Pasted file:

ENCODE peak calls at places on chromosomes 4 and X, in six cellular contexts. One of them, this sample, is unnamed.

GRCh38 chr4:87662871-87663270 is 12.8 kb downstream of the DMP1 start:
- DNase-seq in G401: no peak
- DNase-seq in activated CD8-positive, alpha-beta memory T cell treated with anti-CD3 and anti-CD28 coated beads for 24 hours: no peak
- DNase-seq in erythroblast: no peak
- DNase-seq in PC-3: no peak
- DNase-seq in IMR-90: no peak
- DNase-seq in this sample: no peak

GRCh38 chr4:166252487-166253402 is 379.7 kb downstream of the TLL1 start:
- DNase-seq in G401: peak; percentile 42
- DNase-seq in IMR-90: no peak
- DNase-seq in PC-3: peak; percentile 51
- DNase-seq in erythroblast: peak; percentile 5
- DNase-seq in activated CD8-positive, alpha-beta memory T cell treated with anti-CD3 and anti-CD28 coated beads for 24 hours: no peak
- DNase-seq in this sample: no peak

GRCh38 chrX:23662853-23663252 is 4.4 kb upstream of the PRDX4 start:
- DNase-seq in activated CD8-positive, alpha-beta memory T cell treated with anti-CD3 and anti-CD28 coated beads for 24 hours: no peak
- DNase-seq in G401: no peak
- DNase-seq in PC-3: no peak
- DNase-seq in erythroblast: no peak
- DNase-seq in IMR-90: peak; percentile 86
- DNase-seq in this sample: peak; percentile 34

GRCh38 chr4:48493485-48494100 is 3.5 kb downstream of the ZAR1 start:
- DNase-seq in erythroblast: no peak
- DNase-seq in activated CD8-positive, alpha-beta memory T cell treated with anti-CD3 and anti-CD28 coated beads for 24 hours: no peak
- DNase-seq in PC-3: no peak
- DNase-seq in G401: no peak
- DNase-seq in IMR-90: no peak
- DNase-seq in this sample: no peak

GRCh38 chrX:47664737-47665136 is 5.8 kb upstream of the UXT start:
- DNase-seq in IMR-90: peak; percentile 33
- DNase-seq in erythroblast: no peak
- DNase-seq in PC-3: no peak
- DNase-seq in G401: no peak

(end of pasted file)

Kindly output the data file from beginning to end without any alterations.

ENCODE peak calls at places on chromosomes 4 and X, in six cellular contexts. One of them, this sample, is unnamed.

GRCh38 chr4:87662871-87663270 is 12.8 kb downstream of the DMP1 start:
- DNase-seq in G401: no peak
- DNase-seq in activated CD8-positive, alpha-beta memory T cell treated with anti-CD3 and anti-CD28 coated beads for 24 hours: no peak
- DNase-seq in erythroblast: no peak
- DNase-seq in PC-3: no peak
- DNase-seq in IMR-90: no peak
- DNase-seq in this sample: no peak

GRCh38 chr4:166252487-166253402 is 379.7 kb downstream of the TLL1 start:
- DNase-seq in G401: peak; percentile 42
- DNase-seq in IMR-90: no peak
- DNase-seq in PC-3: peak; percentile 51
- DNase-seq in erythroblast: peak; percentile 5
- DNase-seq in activated CD8-positive, alpha-beta memory T cell treated with anti-CD3 and anti-CD28 coated beads for 24 hours: no peak
- DNase-seq in this sample: no peak

GRCh38 chrX:23662853-23663252 is 4.4 kb upstream of the PRDX4 start:
- DNase-seq in activated CD8-positive, alpha-beta memory T cell treated with anti-CD3 and anti-CD28 coated beads for 24 hours: no peak
- DNase-seq in G401: no peak
- DNase-seq in PC-3: no peak
- DNase-seq in erythroblast: no peak
- DNase-seq in IMR-90: peak; percentile 86
- DNase-seq in this sample: peak; percentile 34

GRCh38 chr4:48493485-48494100 is 3.5 kb downstream of the ZAR1 start:
- DNase-seq in erythroblast: no peak
- DNase-seq in activated CD8-positive, alpha-beta memory T cell treated with anti-CD3 and anti-CD28 coated beads for 24 hours: no peak
- DNase-seq in PC-3: no peak
- DNase-seq in G401: no peak
- DNase-seq in IMR-90: no peak
- DNase-seq in this sample: no peak

GRCh38 chrX:47664737-47665136 is 5.8 kb upstream of the UXT start:
- DNase-seq in IMR-90: peak; percentile 33
- DNase-seq in erythroblast: no peak
- DNase-seq in PC-3: no peak
- DNase-seq in G401: no peak